The U.S. Office of Thrift Supervision said on Friday that it approved applications from Hartford Financial Services Group Inc and Lincoln National Corp to become bank holding companies, an important step toward these companies obtaining federal cash.
Hartford, a large life and property insurer that has been among the hardest hit by investment losses, and Lincoln, one of the United States’ largest life insurers, have applied to take part in the U.S. Treasury Department’s $250 billion capital injection program.
The program is designed for banks, but insurers with a federally regulated unit are eligible to apply.
Some life insurers, including the largest U.S. life insurer MetLife and No. 2 Prudential Financial Inc, have federally regulated units. Others, including Hartford, Lincoln and about half a dozen others, are buying small banks in order to comply with the regulation.
Hartford, which posted a record $2.6 billion loss in the third quarter on investment losses, has said it could be eligible for up to $3.4 billion if approved for the federal program.
Hartford, based in Hartford, Conn., plans to buy Federal Trust Bank in Sanford, Florida, for $10 million. The OTS said Hartford plans to inject a significant amount of capital into the bank to recapitalize it.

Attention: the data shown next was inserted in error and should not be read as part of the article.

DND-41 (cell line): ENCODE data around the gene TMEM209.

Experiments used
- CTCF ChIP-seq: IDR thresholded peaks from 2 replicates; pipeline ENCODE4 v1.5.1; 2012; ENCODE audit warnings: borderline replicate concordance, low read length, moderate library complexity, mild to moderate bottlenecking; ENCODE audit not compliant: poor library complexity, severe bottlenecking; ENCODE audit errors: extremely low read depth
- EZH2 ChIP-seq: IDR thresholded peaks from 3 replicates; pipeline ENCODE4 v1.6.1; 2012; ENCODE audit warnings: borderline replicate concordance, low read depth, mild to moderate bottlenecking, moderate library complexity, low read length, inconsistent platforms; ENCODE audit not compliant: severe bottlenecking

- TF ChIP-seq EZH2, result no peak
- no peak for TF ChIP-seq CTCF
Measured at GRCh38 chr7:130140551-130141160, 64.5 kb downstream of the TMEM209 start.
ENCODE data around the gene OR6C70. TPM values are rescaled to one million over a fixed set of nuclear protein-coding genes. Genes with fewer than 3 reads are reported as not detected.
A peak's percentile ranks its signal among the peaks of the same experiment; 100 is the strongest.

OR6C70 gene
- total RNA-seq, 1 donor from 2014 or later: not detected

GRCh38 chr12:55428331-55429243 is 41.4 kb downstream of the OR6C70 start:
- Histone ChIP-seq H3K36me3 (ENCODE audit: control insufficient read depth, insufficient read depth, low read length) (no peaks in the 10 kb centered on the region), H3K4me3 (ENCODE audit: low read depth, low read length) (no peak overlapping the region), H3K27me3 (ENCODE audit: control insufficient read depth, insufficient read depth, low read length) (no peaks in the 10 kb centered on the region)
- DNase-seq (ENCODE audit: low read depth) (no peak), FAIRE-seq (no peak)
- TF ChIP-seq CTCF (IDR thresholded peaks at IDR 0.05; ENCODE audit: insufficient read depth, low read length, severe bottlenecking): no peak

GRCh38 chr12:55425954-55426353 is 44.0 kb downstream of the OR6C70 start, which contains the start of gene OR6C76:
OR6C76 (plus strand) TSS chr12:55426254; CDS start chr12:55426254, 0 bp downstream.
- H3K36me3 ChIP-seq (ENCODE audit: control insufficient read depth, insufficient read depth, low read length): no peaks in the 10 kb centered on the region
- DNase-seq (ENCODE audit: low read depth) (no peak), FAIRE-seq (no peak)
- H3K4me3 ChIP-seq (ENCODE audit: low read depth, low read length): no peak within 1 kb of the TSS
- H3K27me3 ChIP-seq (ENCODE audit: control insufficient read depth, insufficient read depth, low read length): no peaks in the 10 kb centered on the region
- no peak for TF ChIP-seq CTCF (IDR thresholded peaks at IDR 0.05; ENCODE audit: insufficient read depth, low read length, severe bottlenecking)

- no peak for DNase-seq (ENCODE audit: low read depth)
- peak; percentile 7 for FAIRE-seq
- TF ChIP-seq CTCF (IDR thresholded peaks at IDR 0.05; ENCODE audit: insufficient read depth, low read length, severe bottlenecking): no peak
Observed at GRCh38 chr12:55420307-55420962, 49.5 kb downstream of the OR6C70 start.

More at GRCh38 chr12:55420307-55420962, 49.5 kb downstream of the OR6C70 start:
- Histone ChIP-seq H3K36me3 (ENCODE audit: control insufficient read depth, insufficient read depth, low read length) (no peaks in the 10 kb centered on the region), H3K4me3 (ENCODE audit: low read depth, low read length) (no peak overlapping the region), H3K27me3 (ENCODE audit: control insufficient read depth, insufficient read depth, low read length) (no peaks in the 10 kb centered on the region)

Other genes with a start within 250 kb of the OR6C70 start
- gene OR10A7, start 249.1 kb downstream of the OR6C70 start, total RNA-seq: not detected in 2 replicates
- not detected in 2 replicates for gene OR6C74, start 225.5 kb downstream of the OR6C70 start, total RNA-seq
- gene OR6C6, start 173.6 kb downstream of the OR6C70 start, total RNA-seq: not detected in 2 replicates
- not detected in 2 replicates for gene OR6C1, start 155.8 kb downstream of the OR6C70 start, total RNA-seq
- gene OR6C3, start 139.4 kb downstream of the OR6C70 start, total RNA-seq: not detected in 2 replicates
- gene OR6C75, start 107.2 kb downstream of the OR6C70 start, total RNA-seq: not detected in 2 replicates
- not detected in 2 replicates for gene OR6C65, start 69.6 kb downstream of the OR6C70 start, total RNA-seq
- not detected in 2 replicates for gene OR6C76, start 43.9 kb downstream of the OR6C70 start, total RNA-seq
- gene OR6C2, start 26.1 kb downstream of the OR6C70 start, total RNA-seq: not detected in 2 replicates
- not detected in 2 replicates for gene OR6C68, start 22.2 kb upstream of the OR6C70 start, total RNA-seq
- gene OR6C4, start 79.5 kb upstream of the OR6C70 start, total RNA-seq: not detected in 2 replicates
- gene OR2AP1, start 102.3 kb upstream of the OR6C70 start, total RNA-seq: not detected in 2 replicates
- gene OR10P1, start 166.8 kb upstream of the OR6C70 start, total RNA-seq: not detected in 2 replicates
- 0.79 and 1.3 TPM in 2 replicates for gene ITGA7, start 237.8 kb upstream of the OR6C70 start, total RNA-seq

A Hartford spokeswoman said the company was pleased by the approval, but she declined to comment on what bearing the OTS decision might have on Hartford’s bid for federal funds.
Philadelphia-based Lincoln plans to acquire Newton County Loan & Savings FSB in Goodland, Indiana. The OTS said its approval was subject to a number of conditions, including a revised business plan for the bank.
A Lincoln spokesman could not be reached for comment.
Life insurance stocks have been battered by investors spooked by the near collapse of American International Group Inc, life insurers’ investment losses and rising costs for some retirement products.
The Dow Jones U.S. Life Insurance index, more than halved over the past year, fell nearly 3.5 percent on Friday.
Hartford’s shares closed down 32 cents at $18.16, while Lincoln’s stock closed up 2 cents at $20.10.
(Reporting by John Poirier and Karey Wutkowski in Washington, and Lilla Zuill in New York; editing by Richard Chang)
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